Here's why stocks are at record highs following the Capitol chaos in DC

Michael Nigro:Pacific Press/LightRocket/Getty
  • The Dow Jones industrial average closed at all-time highs on Wednesday and reached a new intraday record on Thursday, despite pro-Trump insurrectionists violently storming the Capitol and disrupting the confirmation of President-elect Biden’s victory,
  • The bullish mood on Wall Street has less to do with the riots and more to do with Democrats winning Georgia’s Senate runoff elections and taking control of Congress.
  • Stocks hinge on the prospects of corporate profit growth. The soft Democratic majority in the Senate lifts Biden’s chances at passing the fiscal stimulus that experts have urged Congress to enact for months.
  • A $US1 trillion relief package could “easily” boost GDP expansion in 2021 by one point to 6%, Michelle Meyer, head of US economics at Bank of America, said. That would all but certainly lift investors’ hopes for near-term profit growth.
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While pro-Trump insurrectionists remained illegally perched on the steps of the US Capitol on Wednesday, the Dow Jones industrial average closed at a fresh record high.

The market uptick has little to do with violence on Capitol Hill. Instead of fearing the chaos and President Donald Trump’s incitement, investors kept their sights set on Georgia’s runoff election outcomes.

Raphael Warnock and Jon Ossoff’s victories in the Senate races push Democrats’ seat count in the body to 50, allowing for Vice President-elect Kamala Harris to break any ties. The soft majority paves the way for President-elect Joe Biden to pass more progressive policy, including fiscal relief meant to drive the US out of the coronavirus recession.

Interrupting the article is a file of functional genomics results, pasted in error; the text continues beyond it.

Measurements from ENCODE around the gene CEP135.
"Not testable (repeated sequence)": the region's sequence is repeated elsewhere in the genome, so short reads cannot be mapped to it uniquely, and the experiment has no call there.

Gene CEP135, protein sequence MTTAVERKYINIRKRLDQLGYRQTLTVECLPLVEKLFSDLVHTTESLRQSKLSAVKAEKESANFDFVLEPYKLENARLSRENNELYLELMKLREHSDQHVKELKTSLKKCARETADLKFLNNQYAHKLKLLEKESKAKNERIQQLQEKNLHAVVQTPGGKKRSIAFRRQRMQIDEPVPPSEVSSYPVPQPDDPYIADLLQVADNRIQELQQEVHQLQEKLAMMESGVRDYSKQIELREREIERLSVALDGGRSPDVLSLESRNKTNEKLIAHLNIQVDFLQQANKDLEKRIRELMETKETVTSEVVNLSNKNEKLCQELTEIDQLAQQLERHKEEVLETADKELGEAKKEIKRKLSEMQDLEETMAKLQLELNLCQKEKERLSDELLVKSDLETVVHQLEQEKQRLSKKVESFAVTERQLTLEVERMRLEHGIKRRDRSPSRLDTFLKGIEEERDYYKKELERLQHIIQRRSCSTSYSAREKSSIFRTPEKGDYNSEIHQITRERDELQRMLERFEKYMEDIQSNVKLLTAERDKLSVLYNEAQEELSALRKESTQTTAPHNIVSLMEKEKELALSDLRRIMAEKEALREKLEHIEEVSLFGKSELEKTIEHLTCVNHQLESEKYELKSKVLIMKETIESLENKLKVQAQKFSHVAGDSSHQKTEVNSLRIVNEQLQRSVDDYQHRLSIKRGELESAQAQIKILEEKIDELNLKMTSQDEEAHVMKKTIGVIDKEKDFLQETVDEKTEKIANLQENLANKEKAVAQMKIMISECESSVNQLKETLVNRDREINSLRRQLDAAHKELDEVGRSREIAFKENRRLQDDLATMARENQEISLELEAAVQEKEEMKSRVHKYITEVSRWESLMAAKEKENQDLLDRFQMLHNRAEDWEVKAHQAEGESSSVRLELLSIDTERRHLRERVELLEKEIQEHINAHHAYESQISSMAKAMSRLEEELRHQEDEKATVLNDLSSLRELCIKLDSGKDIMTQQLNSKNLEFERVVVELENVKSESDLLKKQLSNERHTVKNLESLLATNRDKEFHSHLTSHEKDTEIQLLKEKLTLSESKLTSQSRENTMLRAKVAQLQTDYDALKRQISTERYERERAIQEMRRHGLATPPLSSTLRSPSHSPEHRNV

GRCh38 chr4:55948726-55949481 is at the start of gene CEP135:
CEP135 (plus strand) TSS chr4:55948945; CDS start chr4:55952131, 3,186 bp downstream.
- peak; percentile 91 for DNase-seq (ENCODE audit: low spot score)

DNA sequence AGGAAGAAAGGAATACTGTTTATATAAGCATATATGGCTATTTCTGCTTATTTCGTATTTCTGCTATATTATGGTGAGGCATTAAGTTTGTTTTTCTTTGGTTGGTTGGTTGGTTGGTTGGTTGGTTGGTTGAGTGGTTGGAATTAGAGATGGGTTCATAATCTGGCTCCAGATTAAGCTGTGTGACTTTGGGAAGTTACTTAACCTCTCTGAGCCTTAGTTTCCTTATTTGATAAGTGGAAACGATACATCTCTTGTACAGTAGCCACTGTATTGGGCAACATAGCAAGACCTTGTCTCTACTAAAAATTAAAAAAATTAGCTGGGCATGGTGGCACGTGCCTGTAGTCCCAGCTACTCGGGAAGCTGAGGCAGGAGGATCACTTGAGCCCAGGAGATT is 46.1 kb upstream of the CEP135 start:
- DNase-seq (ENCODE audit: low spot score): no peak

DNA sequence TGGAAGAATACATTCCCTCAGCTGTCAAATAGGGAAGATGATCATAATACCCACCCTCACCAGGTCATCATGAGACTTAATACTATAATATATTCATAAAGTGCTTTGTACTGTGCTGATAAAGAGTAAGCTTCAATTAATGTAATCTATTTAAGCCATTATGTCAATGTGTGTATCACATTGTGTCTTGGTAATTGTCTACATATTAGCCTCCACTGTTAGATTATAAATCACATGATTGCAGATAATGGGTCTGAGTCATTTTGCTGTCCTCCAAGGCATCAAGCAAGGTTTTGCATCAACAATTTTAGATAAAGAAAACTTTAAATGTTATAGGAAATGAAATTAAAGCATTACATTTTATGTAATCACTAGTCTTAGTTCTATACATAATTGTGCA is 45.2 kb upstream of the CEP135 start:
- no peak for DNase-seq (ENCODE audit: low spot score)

Stocks move — and always have moved — on the prospects of expanding corporate profits. Experts on Wall Street, at universities, and in the Federal Reserve have spent months telling Congress that sweeping fiscal stimulus is necessary to drive a faster and more equitable economic recovery. Climbing stock prices reflect investors’ beliefs that, following Democrats’ wins in Georgia, such a relief package is more likely to reach Biden’s desk.


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Another round of stimulus would be a “game-changer” for economic growth and accelerate the rebound to pre-pandemic levels of activity, Michelle Meyer, head of US economics at Bank of America, said in a Thursday note. The package would likely prioritise another round of direct payments, an extension of federal unemployment benefits, funds for state and local governments, and relief for healthcare workers.

A $US1 trillion relief package could “easily” boost gross domestic product growth in 2021 by one percentage point to roughly 6%, according to the bank. The positive economic impact could be even larger as the estimates hinge on conservative spending multipliers, Meyer added.

Economists at Morgan Stanley and Goldman Sachs similarly linked optimistic GDP projections to Democrats’ wins in Georgia. Credit Suisse raised its S&P 500 forecast on Thursday, saying the increased likelihood of new stimulus in early 2021 can drive the index 12% higher through the year.

Concerns that the Washington riots would create a lasting risk were largely alleviated early Thursday morning. Congress officially certified Biden’s victory after hours of debate and failed efforts to object to electoral college vote counts. Trump pledged to conduct “an orderly transition” soon after, reversing from previous claims that he won the election and would remain in office.

The ensuring of a peaceful transition further augmented bullish sentiments. All three major stock indexes notched record intraday highs on Thursday as investors viewed the certification as a return to business as usual.

“With the political tensions easing, more stimulus expected to help boost the economy, and coronavirus vaccines helping bring a measure of calm to investors and traders, it seems that the market can now focus on earnings season,” J.J. Kinahan, chief market strategist at TD Ameritrade, said.


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